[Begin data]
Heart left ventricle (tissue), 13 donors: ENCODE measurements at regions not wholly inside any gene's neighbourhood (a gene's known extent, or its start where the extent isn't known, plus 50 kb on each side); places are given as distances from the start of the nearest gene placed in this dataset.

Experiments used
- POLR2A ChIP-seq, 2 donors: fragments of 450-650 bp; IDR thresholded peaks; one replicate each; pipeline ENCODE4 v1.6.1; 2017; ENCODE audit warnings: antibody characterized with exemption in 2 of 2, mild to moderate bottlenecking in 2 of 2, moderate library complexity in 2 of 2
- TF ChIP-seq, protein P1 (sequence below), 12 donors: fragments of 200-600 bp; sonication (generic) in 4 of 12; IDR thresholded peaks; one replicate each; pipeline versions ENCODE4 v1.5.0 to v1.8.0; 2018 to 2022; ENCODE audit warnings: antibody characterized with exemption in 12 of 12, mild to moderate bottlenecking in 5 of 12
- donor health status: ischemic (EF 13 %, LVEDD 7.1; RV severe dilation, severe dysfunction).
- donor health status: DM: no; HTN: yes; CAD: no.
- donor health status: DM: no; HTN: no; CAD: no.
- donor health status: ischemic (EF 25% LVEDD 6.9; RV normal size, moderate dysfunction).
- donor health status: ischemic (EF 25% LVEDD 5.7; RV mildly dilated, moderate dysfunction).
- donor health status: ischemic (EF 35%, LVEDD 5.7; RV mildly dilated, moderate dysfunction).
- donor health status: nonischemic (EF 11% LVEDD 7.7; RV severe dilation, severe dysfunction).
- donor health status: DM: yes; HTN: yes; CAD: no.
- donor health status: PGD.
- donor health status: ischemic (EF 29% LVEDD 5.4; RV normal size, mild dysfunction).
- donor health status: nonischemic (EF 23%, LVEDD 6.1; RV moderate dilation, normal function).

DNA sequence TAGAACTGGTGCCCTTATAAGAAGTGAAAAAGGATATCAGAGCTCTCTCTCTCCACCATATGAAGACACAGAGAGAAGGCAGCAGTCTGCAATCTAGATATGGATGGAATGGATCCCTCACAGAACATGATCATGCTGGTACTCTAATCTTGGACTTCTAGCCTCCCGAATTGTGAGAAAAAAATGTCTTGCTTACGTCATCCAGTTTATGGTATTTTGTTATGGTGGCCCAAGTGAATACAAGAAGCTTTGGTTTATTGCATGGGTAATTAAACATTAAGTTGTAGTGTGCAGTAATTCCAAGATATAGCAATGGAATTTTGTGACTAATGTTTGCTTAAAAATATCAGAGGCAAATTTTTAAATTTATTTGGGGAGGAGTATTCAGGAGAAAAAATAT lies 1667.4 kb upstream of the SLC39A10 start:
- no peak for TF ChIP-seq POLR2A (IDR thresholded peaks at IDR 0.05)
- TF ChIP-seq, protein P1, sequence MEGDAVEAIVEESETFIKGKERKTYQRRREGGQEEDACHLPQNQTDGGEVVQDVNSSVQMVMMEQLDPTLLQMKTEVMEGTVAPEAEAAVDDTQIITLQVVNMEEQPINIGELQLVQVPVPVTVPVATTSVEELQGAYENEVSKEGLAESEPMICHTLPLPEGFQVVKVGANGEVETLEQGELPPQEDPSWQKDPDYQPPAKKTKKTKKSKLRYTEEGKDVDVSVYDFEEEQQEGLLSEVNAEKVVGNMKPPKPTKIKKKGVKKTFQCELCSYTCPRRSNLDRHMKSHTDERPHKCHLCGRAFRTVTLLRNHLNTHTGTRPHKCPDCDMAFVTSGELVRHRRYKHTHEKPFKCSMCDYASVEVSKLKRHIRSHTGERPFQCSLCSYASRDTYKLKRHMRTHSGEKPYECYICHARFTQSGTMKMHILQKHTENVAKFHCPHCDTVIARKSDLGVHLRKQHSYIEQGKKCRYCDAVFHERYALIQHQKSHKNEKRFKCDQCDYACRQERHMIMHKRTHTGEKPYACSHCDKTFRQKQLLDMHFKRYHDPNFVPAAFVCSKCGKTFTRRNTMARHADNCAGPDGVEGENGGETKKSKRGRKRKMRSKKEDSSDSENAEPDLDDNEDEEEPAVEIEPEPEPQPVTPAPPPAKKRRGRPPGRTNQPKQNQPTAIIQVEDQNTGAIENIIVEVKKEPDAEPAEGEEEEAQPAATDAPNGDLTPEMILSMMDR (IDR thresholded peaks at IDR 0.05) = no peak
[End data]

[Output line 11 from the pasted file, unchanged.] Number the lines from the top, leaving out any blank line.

- donor health status: nonischemic (EF 11% LVEDD 7.7; RV severe dilation, severe dysfunction).